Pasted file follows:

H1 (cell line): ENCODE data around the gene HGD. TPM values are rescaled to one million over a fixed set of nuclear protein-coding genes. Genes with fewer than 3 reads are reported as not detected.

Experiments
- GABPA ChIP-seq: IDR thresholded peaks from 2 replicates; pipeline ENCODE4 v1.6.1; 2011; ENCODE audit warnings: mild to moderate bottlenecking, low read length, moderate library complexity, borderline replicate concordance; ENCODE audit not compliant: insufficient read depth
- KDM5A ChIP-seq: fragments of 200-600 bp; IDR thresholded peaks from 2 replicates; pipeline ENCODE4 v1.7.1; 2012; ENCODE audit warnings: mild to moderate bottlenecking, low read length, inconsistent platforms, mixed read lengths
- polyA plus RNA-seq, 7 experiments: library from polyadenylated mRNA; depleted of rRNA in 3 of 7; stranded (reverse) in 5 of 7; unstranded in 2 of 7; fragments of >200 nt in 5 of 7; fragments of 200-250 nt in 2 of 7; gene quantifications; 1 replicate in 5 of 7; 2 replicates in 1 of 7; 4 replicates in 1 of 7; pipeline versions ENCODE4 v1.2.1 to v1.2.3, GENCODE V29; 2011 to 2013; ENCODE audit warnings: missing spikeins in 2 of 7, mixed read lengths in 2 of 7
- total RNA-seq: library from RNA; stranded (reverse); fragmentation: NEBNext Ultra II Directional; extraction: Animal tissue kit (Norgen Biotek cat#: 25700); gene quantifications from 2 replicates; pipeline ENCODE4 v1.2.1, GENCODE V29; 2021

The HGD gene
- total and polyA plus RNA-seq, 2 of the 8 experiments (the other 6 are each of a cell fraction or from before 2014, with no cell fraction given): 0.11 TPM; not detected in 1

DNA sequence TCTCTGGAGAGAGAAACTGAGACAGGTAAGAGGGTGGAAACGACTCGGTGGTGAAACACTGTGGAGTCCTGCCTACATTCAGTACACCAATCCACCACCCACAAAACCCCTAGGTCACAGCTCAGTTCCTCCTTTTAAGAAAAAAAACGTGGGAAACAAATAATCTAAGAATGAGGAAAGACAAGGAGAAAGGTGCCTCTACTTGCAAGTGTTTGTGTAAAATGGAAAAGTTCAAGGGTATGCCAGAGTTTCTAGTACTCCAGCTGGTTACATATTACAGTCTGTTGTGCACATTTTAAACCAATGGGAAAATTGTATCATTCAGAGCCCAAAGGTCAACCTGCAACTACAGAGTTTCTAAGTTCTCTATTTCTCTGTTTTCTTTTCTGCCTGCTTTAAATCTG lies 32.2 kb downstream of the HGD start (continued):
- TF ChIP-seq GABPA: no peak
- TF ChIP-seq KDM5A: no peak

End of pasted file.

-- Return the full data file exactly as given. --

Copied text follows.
H1 (cell line): ENCODE data around the gene HGD. TPM values are rescaled to one million over a fixed set of nuclear protein-coding genes. Genes with fewer than 3 reads are reported as not detected.

Experiments
- GABPA ChIP-seq: IDR thresholded peaks from 2 replicates; pipeline ENCODE4 v1.6.1; 2011; ENCODE audit warnings: mild to moderate bottlenecking, low read length, moderate library complexity, borderline replicate concordance; ENCODE audit not compliant: insufficient read depth
- KDM5A ChIP-seq: fragments of 200-600 bp; IDR thresholded peaks from 2 replicates; pipeline ENCODE4 v1.7.1; 2012; ENCODE audit warnings: mild to moderate bottlenecking, low read length, inconsistent platforms, mixed read lengths
- polyA plus RNA-seq, 7 experiments: library from polyadenylated mRNA; depleted of rRNA in 3 of 7; stranded (reverse) in 5 of 7; unstranded in 2 of 7; fragments of >200 nt in 5 of 7; fragments of 200-250 nt in 2 of 7; gene quantifications; 1 replicate in 5 of 7; 2 replicates in 1 of 7; 4 replicates in 1 of 7; pipeline versions ENCODE4 v1.2.1 to v1.2.3, GENCODE V29; 2011 to 2013; ENCODE audit warnings: missing spikeins in 2 of 7, mixed read lengths in 2 of 7
- total RNA-seq: library from RNA; stranded (reverse); fragmentation: NEBNext Ultra II Directional; extraction: Animal tissue kit (Norgen Biotek cat#: 25700); gene quantifications from 2 replicates; pipeline ENCODE4 v1.2.1, GENCODE V29; 2021

The HGD gene
- total and polyA plus RNA-seq, 2 of the 8 experiments (the other 6 are each of a cell fraction or from before 2014, with no cell fraction given): 0.11 TPM; not detected in 1

DNA sequence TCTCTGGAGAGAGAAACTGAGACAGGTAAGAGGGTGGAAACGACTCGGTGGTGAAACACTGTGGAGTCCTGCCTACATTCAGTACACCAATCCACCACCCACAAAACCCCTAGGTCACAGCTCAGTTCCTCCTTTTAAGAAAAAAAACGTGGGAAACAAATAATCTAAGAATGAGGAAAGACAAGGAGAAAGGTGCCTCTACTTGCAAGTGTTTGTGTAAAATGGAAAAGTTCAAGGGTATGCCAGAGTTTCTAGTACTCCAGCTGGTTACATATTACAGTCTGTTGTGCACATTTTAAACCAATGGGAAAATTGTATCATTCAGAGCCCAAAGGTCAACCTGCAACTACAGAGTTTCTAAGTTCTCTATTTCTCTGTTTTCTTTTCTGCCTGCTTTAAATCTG lies 32.2 kb downstream of the HGD start (continued):
- TF ChIP-seq GABPA: no peak
- TF ChIP-seq KDM5A: no peak